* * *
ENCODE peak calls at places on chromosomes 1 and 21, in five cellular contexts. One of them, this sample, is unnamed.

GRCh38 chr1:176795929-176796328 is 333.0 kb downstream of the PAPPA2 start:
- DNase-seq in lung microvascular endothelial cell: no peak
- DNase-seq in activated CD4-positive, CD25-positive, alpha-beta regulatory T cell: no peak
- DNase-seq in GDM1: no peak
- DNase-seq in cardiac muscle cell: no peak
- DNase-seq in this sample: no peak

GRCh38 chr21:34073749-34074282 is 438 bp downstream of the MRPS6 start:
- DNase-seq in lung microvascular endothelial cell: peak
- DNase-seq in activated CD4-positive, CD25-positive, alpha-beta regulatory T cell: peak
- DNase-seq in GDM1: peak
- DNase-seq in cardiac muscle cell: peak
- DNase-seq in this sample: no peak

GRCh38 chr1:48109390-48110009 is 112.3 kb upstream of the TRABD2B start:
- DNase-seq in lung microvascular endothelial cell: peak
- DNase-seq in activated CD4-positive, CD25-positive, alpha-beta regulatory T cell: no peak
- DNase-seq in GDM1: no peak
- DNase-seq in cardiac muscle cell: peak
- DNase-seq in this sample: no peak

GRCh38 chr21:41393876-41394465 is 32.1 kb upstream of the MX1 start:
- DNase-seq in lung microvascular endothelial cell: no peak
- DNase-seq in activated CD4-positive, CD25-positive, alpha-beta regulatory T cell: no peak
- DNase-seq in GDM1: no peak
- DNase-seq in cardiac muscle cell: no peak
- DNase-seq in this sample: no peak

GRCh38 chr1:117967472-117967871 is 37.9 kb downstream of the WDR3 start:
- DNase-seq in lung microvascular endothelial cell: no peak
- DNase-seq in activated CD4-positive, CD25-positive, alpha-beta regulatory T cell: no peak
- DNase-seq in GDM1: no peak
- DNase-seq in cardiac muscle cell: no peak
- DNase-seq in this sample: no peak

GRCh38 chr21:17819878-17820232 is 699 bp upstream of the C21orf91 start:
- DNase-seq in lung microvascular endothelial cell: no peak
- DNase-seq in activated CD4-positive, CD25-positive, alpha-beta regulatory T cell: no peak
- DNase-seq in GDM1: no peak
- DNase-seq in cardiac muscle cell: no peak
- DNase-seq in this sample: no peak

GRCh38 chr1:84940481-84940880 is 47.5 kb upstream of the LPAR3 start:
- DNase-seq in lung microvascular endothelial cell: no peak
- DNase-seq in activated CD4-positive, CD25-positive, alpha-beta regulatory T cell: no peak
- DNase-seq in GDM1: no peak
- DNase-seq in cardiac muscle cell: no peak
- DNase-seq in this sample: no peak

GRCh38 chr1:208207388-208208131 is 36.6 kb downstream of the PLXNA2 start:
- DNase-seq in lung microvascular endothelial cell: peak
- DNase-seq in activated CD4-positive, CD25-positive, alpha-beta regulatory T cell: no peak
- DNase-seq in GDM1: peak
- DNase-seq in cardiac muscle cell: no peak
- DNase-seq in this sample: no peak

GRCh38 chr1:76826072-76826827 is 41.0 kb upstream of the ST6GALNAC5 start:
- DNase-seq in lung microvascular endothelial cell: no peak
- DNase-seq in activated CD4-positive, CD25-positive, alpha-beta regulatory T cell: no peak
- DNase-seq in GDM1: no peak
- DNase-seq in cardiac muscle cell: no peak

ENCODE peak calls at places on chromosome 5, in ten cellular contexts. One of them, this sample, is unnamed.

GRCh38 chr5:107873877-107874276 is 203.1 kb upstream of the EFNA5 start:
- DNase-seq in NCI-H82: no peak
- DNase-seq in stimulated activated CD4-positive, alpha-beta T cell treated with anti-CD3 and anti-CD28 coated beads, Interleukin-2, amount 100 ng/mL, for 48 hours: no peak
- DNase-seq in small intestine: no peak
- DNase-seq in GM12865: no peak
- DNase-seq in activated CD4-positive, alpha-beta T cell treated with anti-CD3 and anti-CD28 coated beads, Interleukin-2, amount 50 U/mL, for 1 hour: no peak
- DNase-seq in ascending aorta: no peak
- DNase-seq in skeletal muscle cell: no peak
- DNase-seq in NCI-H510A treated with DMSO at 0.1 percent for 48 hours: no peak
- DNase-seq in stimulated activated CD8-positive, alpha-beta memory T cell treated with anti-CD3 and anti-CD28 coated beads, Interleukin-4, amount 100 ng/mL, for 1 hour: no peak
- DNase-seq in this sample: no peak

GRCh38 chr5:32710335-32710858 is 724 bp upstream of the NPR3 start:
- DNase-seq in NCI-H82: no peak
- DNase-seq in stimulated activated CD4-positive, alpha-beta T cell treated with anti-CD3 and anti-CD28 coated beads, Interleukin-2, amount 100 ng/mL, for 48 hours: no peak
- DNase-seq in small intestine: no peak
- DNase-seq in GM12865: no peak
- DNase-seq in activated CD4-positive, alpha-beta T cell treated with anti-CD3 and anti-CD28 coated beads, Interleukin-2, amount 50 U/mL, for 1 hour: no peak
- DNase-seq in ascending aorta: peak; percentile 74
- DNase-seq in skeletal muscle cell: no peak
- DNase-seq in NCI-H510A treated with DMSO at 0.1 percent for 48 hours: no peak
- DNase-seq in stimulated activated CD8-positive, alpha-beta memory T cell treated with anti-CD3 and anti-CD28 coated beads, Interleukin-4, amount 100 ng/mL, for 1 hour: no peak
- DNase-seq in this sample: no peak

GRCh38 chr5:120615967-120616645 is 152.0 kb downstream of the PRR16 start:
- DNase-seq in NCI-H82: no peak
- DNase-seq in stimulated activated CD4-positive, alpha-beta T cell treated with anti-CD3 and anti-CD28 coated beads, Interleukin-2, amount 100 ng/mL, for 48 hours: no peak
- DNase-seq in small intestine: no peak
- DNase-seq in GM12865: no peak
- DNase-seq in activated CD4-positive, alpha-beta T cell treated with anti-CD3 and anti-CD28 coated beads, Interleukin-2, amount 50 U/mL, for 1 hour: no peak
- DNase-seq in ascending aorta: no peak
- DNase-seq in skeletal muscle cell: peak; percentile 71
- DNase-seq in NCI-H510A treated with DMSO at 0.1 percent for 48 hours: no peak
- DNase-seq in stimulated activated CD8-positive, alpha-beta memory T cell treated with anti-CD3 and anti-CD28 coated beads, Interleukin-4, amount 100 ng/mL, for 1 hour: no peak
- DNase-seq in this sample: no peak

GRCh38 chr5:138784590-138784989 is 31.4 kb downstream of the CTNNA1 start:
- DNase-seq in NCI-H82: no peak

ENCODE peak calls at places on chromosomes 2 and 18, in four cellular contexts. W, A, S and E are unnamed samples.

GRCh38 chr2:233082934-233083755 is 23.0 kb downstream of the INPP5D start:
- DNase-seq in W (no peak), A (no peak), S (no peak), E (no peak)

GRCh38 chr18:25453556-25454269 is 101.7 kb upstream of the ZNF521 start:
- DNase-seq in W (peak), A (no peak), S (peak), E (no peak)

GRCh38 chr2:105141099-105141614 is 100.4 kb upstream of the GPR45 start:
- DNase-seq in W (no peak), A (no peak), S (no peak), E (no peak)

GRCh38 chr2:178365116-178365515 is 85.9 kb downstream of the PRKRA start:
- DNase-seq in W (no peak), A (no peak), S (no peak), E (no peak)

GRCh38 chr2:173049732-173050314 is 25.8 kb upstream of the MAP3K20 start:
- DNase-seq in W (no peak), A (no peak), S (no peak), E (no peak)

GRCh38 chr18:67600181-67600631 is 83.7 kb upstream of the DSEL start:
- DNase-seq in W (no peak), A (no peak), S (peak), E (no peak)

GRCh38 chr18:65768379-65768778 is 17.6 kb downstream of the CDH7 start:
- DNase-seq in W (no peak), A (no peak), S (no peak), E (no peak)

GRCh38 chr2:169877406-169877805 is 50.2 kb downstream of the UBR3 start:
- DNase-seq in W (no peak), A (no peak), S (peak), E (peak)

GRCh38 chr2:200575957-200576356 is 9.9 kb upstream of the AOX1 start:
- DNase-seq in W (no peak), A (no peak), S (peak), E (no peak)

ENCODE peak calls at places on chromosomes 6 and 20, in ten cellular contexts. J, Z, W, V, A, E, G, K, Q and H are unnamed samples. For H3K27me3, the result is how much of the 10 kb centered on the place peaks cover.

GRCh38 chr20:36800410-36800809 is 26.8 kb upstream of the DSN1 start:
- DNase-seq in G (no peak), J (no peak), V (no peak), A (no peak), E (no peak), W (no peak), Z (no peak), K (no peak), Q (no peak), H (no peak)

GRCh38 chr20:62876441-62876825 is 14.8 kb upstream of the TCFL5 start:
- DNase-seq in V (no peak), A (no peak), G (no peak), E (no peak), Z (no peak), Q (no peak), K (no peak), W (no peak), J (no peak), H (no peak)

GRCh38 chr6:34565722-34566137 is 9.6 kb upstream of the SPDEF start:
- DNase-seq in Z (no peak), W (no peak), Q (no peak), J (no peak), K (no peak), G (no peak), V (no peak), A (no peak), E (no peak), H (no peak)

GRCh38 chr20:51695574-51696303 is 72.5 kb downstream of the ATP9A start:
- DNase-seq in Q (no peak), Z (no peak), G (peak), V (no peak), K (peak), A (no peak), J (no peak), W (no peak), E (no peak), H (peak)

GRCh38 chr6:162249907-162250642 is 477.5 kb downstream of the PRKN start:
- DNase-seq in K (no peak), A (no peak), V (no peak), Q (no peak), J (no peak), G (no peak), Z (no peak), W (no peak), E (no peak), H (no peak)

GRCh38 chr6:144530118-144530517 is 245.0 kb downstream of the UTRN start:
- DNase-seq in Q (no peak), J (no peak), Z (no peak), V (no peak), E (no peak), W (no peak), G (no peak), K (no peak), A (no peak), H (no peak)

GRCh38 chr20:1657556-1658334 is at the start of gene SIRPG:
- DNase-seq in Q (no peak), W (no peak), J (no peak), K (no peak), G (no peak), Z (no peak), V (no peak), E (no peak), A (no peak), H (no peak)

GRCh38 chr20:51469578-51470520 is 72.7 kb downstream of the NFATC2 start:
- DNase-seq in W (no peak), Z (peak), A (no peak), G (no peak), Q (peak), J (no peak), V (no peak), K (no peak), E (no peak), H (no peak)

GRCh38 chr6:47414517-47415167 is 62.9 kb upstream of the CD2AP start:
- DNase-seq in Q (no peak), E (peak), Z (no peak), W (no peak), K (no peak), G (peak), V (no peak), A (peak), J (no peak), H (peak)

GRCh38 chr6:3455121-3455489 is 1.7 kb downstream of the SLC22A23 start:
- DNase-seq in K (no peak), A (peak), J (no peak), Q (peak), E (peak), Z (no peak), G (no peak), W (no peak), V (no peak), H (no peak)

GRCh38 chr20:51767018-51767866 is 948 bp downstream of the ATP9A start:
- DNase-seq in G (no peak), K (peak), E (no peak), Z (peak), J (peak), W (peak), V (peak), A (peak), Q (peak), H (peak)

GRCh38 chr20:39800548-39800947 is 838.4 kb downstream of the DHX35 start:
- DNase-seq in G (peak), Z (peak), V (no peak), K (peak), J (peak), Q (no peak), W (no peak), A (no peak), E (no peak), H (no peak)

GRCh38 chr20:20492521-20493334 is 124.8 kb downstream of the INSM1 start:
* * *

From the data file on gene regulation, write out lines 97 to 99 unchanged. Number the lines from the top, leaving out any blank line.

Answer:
- DNase-seq in W (no peak), A (no peak), S (no peak), E (no peak)

GRCh38 chr2:178365116-178365515 is 85.9 kb downstream of the PRKRA start:
- DNase-seq in W (no peak), A (no peak), S (no peak), E (no peak)